MALEFICENT

PrintE-mail Written by Joel Harley


DVD REVIEW: MALEFICENT / DIRECTOR: ROBERT STROMBERG / SCREENPLAY: LINDA WOOLVERTON / STARRING: ANGELINA JOLIE, ELLE FANNING, SHARLTO COPLEY, JUNO TEMPLE / RELEASE DATE: OCTOBER 20TH

When it comes to the big A-List actors like George Clooney, Johnny Depp, Brad Pitt and Angelina Jolie, it's easy to forget that, when it comes down to it, some of them can really, properly act. Over the years, Angelina the actress has been massively superseded by Angelina the humanitarian and Angelina the wife of Brad. Half-arsed rubbish like Salt and The Tourist haven't helped either.

That timely reminder of her talent comes in Maleficent, a revisionist retelling of Sleeping Beauty, from the perspective of the eponymous horn-headed enchantress. What starts out as a fairly clear-cut battle between Good & Evil and Faerie & Mankind becomes something a little sweeter – more heart-rending – as moody Maleficent begins to melt at the charms of cute wee Aurora (Fanning). If you've seen Disney's Sleeping Beauty (of course you have), it'll all feel very familiar, but cleverly adjusted in the name of shaping an entirely different version of the character.

With this and Frozen (and, to a lesser extent, their progenitor Enchanted), there's been a very concerted effort from Disney of late to move away from stories of Princes Charming, beautiful princesses and ‘True Love's Kiss’ – to let the ladies of Disneyland control their own destinies. There is still ample room for all of those things, but there's also the realisation that maybe there's more to life – and other kinds of love – than hunky Prince Whatshisface. At front and centre of the film, Jolie is a magnificent Maleficent, both terrifying and sympathetic. There's a lot of CGI, but it rarely detracts from the character or story. The visuals back her up fully, with a wonderful costume which really brings Maleficent to life, and HD cheekbones so sharp you could use them to peel a (poisoned) apple.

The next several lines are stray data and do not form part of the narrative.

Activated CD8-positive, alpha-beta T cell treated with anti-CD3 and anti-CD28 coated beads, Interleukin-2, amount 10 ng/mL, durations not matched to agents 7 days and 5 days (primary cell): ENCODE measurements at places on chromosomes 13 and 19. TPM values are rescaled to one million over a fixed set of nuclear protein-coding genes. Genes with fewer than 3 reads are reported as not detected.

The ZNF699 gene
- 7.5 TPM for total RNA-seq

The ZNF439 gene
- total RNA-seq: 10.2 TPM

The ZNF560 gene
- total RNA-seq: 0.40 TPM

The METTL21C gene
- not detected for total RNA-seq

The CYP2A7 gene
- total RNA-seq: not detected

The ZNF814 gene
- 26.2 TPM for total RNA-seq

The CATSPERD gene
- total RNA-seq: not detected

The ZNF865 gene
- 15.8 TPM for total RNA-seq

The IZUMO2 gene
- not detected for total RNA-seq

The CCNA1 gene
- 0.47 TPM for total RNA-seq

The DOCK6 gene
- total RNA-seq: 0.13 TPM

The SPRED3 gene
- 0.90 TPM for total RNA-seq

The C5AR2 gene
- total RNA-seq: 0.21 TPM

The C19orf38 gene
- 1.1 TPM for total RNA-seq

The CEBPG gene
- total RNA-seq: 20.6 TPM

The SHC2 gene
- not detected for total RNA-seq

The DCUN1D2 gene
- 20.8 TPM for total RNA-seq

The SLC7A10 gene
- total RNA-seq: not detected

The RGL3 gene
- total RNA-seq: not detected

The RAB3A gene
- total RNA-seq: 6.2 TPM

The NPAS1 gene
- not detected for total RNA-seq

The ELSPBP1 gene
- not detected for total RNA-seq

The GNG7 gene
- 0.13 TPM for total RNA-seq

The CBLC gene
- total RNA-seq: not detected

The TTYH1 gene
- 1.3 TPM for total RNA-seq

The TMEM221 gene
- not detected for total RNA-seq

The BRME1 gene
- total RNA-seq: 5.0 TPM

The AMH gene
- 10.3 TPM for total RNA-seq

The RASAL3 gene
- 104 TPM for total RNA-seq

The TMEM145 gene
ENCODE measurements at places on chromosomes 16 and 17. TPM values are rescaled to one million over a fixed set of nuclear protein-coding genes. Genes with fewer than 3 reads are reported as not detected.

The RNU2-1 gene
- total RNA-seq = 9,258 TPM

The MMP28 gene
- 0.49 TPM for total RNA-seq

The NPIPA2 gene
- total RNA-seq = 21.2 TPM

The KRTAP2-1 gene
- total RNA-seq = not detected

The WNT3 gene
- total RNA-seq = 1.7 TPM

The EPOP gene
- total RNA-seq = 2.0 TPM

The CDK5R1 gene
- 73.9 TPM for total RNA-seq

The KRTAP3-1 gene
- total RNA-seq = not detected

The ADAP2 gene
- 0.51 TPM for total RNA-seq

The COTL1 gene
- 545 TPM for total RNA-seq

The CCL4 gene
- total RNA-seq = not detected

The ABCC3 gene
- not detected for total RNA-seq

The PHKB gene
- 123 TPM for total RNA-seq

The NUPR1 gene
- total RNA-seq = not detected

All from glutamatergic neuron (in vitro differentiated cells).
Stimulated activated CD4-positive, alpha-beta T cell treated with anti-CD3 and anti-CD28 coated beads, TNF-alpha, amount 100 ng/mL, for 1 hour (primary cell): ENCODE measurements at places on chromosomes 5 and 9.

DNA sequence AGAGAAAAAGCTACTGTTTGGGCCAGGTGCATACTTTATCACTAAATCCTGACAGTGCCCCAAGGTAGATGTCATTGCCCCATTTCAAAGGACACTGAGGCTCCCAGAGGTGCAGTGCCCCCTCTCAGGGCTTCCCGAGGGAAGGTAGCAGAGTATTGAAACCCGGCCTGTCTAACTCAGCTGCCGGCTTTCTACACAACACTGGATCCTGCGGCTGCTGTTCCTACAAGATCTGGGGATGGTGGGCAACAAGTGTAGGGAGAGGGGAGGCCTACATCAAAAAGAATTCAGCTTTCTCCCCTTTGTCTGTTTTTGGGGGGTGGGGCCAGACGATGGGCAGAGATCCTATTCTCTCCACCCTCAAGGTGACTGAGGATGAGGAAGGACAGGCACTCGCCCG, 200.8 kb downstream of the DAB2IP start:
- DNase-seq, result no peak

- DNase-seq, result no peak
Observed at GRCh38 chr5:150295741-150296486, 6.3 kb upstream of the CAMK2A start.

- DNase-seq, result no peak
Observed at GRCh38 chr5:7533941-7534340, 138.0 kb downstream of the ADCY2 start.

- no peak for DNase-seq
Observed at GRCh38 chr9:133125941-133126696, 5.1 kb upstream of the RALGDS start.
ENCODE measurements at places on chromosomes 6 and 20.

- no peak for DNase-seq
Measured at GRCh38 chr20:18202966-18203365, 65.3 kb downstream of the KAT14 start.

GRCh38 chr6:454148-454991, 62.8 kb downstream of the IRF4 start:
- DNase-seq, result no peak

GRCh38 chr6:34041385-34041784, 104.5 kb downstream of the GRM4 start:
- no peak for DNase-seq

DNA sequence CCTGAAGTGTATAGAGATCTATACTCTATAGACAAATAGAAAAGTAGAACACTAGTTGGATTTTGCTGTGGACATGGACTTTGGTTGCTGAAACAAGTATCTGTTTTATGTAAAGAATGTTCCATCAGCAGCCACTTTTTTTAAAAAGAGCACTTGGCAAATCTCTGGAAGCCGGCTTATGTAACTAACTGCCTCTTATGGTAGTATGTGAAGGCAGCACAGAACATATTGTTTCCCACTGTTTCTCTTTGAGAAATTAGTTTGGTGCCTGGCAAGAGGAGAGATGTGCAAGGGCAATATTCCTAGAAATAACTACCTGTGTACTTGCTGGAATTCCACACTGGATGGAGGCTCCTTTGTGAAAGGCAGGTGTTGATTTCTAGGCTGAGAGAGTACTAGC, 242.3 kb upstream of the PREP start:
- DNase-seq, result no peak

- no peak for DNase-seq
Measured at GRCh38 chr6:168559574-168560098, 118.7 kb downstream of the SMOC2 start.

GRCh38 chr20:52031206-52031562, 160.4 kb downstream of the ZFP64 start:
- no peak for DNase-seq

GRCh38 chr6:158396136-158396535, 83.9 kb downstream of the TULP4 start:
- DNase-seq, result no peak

While Elle Fanning, Imelda Staunton and Sam Riley do well as Jolie's support, the weak link in the armour is poor Sharito Copley as Stefan. Lumbered with an iffy Scottish accent and sad lack of development beyond the first half hour, he feels oddly miscast and underused as the film's villain. Still, his actions are dastardly enough that it's hard not to hate the bastard.

As a savvy retooling of an old classic, Maleficent is fantastic. It looks beautiful – like a less bleak Game of Thrones – and manages to retain its heart through an abundance of CGI and not always so well-written supporting characters. It's fun, frequently comical and often stirring. This is Jolie's best performance in years. Never mind Prince Charming and the all-singing, all dancing princesses: there's never been a better time to be bad.


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